ICMPC 12 Day 2: Morning posters part II

The second poster session in the morning of Day 2 was entitled ‘Musical experience and Commuication’ and featured 5 talks that looked at appreciation for music and musical role models as well as positive psychological impacts of musical activities such as dance and karaoke.

I will go through an outline of their presentation combined with information that I gained either from attending the poster or from the abstracts book. Needless to say the ‘Hips don’t lie’ poster was hard to get near on the day! (earworm anyone?)


The first presentation was given by Cynthia Patel (University of KwaZulu-Natal, SA) and considered adolescent girls responses to three songs from three different genres, pop, rap and rock. The pop song was a typical teenage romance ballad while the rock song was a strong affirmative (if lyrically repetitive) tune while the rap was considered oppressive and maybe even offensive to women. The authors tried an interesting manipulation; gague responses on a positive-negative continuum of 15 bipolar adjectives across three different formats: Audio only, music video or written lyrics.

They found no difference in ratings for the pop song , which was most positively rated overall. By contrast the rock and pop songs received much more negative ratings. Interestingly there was a significant worsening of opinion when the girls actually read the lyrics, which might indicate a lack of attention to the meaning of verbal content in a musical context.

The second presentation was by Antonia Ivaldi (Aberystwych, UK) who has continued her PhD work looking at adolescent musical role models. In the present study she had looked at the responses of young talented musicians to work out who they admired and why, and how these responses differed from the larger population.

My hero – John Williams

The music students identified far more non-famous figures, such as teachers and lesser known classical music performers. Their reasons for admiring these people also differed from the general population as the student showed higher attainability aspiration, meaning they admired these people as they thought they could emulate their ability and good qualities one day.

The third presentation was by Caroline Cohrdes (Hannover, Germany) who was interested in how adolescents evaluate music with regards to their social identity. The study aimed to determine how distinctiveness of a music performer of their ‘typicality’ (on a continuum from conventional to unconventional) influenced the way they were viewed by the participants.

She aimed to come up with a standardised instrument to measure the optimal level of distinctiveness in a pop musician that impresses on adolescents. She identified two dimensions that were crucial to this instrument; 11 indicators on the typicality of the music (relates to the song) and 5 indicators on the typicality of the artist image (what they know about the person through the media) I did not get to the poster to learn more exact details but I am sure she would be happy to chat to you if you would like to hear more!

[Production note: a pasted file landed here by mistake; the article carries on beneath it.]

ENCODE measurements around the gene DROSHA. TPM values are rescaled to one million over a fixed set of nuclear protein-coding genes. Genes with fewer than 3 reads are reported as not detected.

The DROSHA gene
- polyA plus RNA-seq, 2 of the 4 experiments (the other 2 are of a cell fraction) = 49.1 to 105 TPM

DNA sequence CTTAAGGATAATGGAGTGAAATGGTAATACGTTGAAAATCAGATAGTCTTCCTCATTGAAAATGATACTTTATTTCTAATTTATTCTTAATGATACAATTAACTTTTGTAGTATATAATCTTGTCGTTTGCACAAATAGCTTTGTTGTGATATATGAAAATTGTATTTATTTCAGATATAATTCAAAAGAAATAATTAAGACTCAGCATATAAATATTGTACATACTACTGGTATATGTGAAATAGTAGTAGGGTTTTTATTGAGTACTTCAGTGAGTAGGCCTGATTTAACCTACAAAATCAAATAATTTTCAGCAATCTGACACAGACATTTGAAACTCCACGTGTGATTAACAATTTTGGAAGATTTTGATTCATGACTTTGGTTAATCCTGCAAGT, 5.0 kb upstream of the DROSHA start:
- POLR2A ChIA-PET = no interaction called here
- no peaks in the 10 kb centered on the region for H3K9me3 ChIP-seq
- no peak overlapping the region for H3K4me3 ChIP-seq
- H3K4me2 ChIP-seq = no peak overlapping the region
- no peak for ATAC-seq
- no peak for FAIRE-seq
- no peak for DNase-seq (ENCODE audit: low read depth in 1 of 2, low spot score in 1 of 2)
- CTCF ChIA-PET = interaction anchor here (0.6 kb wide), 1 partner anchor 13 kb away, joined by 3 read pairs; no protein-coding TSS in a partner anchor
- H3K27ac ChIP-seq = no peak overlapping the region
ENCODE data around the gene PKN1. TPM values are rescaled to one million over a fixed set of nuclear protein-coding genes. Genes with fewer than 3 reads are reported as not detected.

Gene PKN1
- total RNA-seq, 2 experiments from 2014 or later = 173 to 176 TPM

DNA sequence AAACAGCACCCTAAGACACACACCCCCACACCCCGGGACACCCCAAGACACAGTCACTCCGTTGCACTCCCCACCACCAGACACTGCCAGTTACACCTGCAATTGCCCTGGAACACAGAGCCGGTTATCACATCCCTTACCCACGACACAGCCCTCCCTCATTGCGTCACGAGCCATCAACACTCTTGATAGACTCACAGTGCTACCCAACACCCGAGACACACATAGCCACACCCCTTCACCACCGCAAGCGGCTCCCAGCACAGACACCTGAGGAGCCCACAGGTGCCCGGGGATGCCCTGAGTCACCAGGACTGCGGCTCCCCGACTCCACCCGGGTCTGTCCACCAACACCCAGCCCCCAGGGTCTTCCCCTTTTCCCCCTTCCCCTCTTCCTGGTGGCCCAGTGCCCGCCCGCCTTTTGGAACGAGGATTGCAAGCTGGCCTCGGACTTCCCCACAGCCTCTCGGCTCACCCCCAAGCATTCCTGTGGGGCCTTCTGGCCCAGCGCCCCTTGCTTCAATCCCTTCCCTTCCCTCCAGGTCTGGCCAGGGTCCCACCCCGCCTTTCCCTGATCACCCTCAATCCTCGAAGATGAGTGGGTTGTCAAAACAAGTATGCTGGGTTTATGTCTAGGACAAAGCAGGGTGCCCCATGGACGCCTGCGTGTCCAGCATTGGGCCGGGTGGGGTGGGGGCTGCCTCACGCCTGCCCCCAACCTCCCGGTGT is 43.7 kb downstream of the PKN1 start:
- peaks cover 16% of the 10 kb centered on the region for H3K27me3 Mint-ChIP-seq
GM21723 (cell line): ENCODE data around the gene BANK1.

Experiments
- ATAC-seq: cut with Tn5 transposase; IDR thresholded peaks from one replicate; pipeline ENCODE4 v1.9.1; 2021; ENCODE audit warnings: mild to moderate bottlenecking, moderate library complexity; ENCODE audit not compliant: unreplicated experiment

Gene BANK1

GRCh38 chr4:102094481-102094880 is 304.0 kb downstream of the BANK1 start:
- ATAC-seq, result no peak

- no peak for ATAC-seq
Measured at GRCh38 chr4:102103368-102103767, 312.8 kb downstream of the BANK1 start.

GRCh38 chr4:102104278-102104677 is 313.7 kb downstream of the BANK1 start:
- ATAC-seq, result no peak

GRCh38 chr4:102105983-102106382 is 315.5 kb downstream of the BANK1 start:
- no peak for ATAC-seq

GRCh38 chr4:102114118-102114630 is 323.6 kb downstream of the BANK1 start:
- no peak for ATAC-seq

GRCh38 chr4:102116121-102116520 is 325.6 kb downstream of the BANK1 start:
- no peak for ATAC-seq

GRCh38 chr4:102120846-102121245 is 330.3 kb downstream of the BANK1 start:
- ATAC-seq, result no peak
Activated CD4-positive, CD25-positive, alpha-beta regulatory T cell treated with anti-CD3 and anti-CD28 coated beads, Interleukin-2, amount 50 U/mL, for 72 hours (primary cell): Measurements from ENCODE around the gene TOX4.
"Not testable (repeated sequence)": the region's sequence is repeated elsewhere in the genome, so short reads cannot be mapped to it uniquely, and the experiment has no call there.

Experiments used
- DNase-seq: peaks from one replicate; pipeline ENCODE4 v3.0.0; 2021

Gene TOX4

The fourth presentation was by Junko Matsumoto (Nagano, Japan) who presented a poster on the reasons why karaoke is so popular in Japan. She also studied the mood induction that can occur through participation in karaoke and the effects of participation on those who chose not to sing. Her group reported that karaoke has positive psychological effects, many of which are due to the element of social participation and group interactions. Those who chose not to sing had more negative mood responses after a karaoke session, but could still benefit from the social interaction. I think the message was, if you want to get the best experience out of karaoke then you really have to sing!

The final presentation in this session was ‘Hips don’t lie’ by Geoff Luck (Jyvaskyla, Finland) who presented a study looking at responses to 30 second point light displays of members of the opposite sex dancing to either pop, latin or techno music.  For each stimulus the participants rated sensuality, sexiness, femininity/ masculinity, mood and interestingness of the dancer (I’m still curious about the meaning of that last rating!)

The visuals are obviously great fun and you can’t help but giggle, but there were some interesting findings including some gender differences. The authors computed seven kinematic and kinetic features of the dancing including downforce, hip wiggle, shoulder-hip ratio and knee phase angle.

Women like: Downforce (more sensual): Men like: Hip-knee phase angle (higher interestingness and mood), hip-body ration (sensuality)

So there you go, you know what to focus on next time you are on the dance floor!

That was it for my morning as I headed round the posters to pick up ideas and ask questions. I then dashed to my roving reporter room to type up this summary for you before heading down to sample the lunch buffet. I am happy to report that I have gained a second obsession to go with my current obsession with Greek watermelon – feta. At least they balance out on a naughty-nice dimension 🙂

NOTE: It is now Sunday here and I am heading with my partner Oscar to the beach for 3 days. I am absolutely banned from opening my laptop during this short holiday so the remainder of my ICMPC blogs will start to go up on Thursday. See you then!

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